No Nannies Please
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I've been spending lots of time on Amazon.com ordering unglamorous but useful things like a USB Hub.
A couple of years ago when I ordered The Oxford Dictionary of the Classical World I laughed when I was told that other people who'd bought that had also bought Mein Kampf. I expect Amazon's customer support department has recieved a few angry emails about that kind of recommendation.
Recently Amazon has been recommending that I buy things like The Nanny Diaries, a book on New York nannies. You can click on "Why was I recommended this" and I did. Turns out that the book had been bought by others who'd ordered a Linksys BEFSR11 1-Port Etherfast Cable/DSL Router. At least when they thought I might like to read Hitler it was because I'd bought a book.
I clicked Not Interested and another suggestion appeared. In a fit of demented whim I proceeded tell them that I didn't want each of their recommendations. Their proposals shifted from nannies to bird watching to Martha Stewart to astrophyics to investing to medieval history. Finally pushed to the wall Amazon went for the lowest common denominator: Stephen King and John Grisham.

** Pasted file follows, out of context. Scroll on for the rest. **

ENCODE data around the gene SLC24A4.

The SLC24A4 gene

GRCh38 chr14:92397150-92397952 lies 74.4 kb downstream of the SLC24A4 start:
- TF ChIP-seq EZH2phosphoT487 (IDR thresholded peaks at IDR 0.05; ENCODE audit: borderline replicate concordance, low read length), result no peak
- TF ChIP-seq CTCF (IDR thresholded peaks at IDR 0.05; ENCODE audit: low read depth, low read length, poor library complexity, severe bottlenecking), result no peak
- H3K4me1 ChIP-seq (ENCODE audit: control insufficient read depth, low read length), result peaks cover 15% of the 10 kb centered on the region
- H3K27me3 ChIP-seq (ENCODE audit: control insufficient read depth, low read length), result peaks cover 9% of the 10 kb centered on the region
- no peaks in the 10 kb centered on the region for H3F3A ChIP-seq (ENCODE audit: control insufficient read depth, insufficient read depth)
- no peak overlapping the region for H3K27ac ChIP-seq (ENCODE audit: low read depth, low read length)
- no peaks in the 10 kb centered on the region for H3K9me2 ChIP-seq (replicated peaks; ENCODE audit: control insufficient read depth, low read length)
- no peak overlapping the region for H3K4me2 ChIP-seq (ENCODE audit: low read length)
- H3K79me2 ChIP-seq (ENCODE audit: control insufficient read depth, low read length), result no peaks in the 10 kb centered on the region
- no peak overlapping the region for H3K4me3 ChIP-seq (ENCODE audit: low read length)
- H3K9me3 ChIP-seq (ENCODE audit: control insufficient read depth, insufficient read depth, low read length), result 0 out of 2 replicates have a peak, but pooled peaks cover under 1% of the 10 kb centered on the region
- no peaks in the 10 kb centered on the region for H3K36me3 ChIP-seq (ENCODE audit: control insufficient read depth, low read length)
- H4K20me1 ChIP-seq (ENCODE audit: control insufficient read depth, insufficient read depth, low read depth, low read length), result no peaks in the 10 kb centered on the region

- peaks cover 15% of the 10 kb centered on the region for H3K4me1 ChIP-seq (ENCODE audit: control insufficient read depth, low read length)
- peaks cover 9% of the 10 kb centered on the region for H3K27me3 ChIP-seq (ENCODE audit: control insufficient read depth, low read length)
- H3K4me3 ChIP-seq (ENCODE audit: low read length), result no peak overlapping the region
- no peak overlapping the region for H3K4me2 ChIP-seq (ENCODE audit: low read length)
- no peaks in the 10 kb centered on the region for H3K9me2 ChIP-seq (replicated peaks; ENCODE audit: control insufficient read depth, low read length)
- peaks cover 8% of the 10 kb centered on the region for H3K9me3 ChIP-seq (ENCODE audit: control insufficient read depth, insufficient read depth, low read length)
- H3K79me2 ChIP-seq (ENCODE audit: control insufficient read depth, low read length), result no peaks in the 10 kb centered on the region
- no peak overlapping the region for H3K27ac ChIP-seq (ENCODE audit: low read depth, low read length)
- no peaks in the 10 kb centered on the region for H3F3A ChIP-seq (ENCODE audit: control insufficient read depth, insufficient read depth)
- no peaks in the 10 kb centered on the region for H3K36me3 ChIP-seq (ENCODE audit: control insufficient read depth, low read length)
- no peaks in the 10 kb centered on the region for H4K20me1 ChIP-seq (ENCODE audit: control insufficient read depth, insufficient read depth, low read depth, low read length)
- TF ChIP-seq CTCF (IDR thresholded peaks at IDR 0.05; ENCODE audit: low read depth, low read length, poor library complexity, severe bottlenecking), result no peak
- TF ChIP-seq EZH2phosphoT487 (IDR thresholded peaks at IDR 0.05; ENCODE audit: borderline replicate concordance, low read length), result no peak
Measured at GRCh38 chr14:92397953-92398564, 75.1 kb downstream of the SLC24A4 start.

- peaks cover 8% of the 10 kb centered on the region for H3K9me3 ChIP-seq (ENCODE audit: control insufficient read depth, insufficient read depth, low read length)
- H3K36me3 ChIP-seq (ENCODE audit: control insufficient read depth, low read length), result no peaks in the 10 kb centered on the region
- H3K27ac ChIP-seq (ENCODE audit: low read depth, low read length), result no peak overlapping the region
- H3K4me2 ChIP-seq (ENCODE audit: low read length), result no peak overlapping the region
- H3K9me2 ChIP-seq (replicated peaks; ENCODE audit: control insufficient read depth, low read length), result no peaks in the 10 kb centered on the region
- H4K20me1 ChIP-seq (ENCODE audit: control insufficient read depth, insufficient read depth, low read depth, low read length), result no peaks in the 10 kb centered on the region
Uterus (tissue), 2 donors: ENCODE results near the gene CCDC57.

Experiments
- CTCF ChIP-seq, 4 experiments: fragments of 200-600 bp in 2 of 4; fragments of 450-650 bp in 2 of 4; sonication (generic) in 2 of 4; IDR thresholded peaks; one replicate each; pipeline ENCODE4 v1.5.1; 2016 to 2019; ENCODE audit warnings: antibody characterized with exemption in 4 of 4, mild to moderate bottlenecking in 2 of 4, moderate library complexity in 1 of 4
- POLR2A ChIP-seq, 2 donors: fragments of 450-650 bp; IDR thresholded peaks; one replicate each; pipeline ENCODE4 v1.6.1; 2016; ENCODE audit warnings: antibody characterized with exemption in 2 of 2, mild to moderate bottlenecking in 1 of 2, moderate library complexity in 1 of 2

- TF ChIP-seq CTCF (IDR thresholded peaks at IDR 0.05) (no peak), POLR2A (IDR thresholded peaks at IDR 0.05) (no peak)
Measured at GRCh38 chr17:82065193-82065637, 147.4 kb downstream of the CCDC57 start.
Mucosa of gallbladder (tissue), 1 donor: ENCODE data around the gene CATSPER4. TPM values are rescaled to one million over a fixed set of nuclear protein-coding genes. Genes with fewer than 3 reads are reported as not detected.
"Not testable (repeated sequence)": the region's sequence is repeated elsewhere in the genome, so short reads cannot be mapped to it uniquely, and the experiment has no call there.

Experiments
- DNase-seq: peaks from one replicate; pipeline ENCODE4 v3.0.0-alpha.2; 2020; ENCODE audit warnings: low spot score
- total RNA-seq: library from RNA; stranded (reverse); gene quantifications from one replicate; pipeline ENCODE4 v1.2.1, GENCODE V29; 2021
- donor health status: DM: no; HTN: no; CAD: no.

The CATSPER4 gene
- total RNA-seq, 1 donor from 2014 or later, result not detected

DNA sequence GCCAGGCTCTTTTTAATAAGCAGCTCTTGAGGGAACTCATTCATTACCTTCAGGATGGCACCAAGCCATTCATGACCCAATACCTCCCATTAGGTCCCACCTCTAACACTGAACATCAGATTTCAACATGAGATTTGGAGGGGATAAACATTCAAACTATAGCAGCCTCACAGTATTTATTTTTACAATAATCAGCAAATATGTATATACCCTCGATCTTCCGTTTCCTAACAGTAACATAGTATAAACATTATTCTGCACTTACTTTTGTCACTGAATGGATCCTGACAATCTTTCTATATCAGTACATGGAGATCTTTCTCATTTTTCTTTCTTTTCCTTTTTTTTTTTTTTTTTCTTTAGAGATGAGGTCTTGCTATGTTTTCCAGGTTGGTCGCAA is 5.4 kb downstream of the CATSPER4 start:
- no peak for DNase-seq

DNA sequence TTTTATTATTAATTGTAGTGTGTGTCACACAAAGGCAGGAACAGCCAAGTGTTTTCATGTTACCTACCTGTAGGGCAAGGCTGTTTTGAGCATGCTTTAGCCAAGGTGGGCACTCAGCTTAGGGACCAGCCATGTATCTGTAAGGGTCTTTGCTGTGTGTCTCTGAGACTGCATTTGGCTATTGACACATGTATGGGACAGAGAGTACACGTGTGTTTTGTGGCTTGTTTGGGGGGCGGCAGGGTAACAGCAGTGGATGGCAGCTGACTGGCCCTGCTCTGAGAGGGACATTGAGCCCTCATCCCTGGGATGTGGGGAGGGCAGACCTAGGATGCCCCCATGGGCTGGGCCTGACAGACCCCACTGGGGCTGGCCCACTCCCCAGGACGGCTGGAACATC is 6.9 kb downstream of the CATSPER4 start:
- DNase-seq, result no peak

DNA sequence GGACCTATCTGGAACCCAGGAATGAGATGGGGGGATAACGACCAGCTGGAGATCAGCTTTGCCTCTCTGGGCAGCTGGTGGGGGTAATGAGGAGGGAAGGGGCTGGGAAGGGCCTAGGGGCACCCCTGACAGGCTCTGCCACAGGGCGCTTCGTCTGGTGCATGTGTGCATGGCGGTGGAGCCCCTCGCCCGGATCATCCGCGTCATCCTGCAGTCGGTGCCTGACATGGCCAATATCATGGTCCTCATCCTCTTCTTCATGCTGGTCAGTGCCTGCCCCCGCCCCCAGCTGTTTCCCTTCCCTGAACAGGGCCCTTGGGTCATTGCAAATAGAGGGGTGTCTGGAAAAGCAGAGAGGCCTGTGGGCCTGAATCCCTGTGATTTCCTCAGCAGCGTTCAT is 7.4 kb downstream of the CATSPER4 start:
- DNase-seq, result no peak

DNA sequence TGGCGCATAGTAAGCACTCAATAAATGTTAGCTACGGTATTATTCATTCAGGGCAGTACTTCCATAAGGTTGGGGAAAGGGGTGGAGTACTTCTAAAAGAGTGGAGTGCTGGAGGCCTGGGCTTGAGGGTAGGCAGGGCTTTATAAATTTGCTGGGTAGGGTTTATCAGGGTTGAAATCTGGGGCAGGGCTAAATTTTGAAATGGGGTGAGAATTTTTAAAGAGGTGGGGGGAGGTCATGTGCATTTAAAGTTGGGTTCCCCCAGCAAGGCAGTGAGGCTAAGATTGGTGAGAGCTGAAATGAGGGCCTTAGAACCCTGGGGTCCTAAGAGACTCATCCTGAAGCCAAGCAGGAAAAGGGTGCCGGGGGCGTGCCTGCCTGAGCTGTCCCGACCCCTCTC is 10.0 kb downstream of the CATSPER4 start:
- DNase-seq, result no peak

Yesterday I learned that much of P.G. Wodehouse is being reprinted in inexpensive hardcovers. I can't justify buying them right now but put them in an Amazon wish list as a reminder.
Now all Amazon pushes at me in the way of books is Wodehouse. Fine with me. With surprising prescience they told me I might want the Secret Agent AKA Danger Man DVDs(Patrick McGoohan before he became the Prisoner). But Gordon already has those.
I don't really fault Amazon. The recommendation algorithm must be fiendishly complicated. And you don't know whether someone bought a book because they wanted it or they had to have it for a class. And an interest paleoclimatology doesn't preclude a Muppets fixation.